KARACHI: Amid the worries and woes of daily life, the active involvement of youth in sports and recreation can boost their mental activity.
Speaking at the seventh Dialogue in a series organised by ‘I Am Karachi’ and the Express Media Group at the Textile Institute of Pakistan on Wednesday, Pakistan Women’s Swimming Association president Veena Masud pointed out that sports helped in enriching focus and concentration.
The session was moderated by Umair Ahmed, the director of the Network of Organisations Working for People with Disabilities, Pakistan (NOWPDP), while the panel was made up of Masud and journalist Ghazi Salahuddin.
“The Karachi that I first came to know was revered by foreigners for its vibrant, throbbing atmosphere. Today, it seems like a distant dream,” remarked Masud, reminiscing about the city she witnessed a few decades ago. “Creating an environment that promotes sports and recreation will help us to reinvigorate the city.”
Masud pointed out that sports require people to take part in strenuous physical activity, leading the body to secrete adrenaline, which creates a sense of euphoria. For her, sports are vital to keep society alive.
“Technology has successfully increased the spectator spirit but participation in sports is still missing,” commented Salahuddin. “The competitive spirit inculcated by sports is also absent in our country.”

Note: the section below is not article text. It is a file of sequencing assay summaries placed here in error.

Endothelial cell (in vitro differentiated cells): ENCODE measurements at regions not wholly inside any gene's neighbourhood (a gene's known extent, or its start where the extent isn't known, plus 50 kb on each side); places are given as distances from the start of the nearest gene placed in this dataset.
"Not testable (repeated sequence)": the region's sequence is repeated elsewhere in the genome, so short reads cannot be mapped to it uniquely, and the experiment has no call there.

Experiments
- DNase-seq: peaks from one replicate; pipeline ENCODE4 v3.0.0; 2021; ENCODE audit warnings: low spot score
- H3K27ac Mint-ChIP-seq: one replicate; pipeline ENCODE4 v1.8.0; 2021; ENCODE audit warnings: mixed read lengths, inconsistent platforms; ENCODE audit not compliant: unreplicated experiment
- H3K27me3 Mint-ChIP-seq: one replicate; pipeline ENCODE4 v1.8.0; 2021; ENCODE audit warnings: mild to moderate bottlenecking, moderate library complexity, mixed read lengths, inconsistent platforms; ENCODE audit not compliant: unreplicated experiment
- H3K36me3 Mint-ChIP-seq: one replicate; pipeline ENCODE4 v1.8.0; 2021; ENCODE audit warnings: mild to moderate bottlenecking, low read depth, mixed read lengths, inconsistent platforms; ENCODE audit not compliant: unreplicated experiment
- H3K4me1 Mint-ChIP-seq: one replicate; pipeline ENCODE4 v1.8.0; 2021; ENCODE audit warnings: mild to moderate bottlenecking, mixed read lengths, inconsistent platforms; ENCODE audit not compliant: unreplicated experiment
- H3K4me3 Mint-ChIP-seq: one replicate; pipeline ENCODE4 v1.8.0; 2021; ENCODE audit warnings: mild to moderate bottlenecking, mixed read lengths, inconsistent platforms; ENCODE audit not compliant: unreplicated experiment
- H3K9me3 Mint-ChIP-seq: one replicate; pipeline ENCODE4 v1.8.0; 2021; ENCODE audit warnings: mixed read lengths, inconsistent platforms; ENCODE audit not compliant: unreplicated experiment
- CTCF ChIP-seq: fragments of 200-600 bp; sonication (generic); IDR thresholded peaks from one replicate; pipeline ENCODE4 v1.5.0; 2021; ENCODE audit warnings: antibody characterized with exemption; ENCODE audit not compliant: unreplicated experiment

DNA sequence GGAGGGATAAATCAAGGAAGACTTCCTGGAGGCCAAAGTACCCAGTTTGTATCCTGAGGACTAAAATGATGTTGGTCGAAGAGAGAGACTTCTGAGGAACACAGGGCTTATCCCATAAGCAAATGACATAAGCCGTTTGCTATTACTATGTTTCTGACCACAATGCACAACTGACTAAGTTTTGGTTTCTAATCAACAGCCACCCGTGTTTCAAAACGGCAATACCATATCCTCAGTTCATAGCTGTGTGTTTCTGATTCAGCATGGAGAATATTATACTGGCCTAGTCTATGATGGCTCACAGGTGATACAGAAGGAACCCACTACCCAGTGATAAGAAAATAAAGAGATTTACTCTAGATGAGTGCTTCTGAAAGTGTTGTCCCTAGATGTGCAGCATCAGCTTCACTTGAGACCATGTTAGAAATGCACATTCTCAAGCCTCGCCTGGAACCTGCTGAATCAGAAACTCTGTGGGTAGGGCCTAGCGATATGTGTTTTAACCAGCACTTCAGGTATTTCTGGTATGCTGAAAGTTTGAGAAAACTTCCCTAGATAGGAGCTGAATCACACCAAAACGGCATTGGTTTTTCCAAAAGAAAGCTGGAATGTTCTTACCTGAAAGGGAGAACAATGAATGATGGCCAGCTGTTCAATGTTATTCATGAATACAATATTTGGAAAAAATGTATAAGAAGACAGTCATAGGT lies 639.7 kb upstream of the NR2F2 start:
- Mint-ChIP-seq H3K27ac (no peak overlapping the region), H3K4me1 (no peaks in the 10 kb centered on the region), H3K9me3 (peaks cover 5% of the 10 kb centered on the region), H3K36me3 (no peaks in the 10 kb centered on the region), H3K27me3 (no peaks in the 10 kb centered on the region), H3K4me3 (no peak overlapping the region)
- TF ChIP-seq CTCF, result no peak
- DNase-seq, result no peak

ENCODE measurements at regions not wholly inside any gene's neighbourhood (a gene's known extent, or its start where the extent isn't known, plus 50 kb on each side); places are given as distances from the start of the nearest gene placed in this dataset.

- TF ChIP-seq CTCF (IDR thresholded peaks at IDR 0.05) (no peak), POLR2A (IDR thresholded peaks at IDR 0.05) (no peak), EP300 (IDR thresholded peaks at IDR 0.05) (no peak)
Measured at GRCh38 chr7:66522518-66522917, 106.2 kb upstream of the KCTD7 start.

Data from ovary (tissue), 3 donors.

Masud agreed with him, adding that technology had worsened the state of sports in Pakistan. “People would rather play video games on their comfortable couch than do physical activity in the scorching heat,” she claimed, saying that parents must teach their children to balance their use of technology.
Salahuddin asserted that sports also increase the self-esteem of individuals. “The countries with the most prosperity and high literacy rates are successful in sports. The self-development of individuals is, therefore, propelled by the collective efforts of a society.”
Upset with the current situation of sports in the country, Masud asked the audience why Pakistan did not win medals in international competition before answering her own question. “We don’t win because the government has failed to provide facilities for sportspersons.” She urged people to support sports other than cricket as well.
She was also unhappy with the perception of swimming as an elite sport, saying that open participation must be encouraged by bringing it to everyone. She encouraged young girls to write to her personally for swimming coaching.
The next Dialogue will be held at Ziauddin University on May 7.
Published in The Express Tribune, April 30th, 2015.